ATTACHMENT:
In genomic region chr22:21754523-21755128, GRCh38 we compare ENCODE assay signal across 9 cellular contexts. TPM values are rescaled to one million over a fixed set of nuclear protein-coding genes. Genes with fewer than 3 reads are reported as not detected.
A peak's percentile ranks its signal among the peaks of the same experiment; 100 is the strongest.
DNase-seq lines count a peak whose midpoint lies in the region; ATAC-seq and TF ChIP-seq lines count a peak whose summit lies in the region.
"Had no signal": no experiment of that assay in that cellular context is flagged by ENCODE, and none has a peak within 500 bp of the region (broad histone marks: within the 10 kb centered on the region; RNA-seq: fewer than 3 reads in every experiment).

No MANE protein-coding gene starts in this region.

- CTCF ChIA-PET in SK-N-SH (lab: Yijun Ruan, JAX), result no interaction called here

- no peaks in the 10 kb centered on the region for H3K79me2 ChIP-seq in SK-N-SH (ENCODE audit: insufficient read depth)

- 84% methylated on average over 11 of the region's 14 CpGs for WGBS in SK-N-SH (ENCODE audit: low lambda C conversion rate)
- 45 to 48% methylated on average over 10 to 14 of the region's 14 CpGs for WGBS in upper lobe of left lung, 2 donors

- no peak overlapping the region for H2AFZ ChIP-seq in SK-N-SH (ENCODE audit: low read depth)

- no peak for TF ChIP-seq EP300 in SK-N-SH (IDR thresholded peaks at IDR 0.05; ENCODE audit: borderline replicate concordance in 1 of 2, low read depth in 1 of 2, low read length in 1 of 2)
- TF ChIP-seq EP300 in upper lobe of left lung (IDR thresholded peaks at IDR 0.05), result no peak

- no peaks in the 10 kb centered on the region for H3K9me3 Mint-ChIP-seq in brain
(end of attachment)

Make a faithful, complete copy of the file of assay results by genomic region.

In genomic region chr22:21754523-21755128, GRCh38 we compare ENCODE assay signal across 9 cellular contexts. TPM values are rescaled to one million over a fixed set of nuclear protein-coding genes. Genes with fewer than 3 reads are reported as not detected.
A peak's percentile ranks its signal among the peaks of the same experiment; 100 is the strongest.
DNase-seq lines count a peak whose midpoint lies in the region; ATAC-seq and TF ChIP-seq lines count a peak whose summit lies in the region.
"Had no signal": no experiment of that assay in that cellular context is flagged by ENCODE, and none has a peak within 500 bp of the region (broad histone marks: within the 10 kb centered on the region; RNA-seq: fewer than 3 reads in every experiment).

No MANE protein-coding gene starts in this region.

- CTCF ChIA-PET in SK-N-SH (lab: Yijun Ruan, JAX), result no interaction called here

- no peaks in the 10 kb centered on the region for H3K79me2 ChIP-seq in SK-N-SH (ENCODE audit: insufficient read depth)

- 84% methylated on average over 11 of the region's 14 CpGs for WGBS in SK-N-SH (ENCODE audit: low lambda C conversion rate)
- 45 to 48% methylated on average over 10 to 14 of the region's 14 CpGs for WGBS in upper lobe of left lung, 2 donors

- no peak overlapping the region for H2AFZ ChIP-seq in SK-N-SH (ENCODE audit: low read depth)

- no peak for TF ChIP-seq EP300 in SK-N-SH (IDR thresholded peaks at IDR 0.05; ENCODE audit: borderline replicate concordance in 1 of 2, low read depth in 1 of 2, low read length in 1 of 2)
- TF ChIP-seq EP300 in upper lobe of left lung (IDR thresholded peaks at IDR 0.05), result no peak

- no peaks in the 10 kb centered on the region for H3K9me3 Mint-ChIP-seq in brain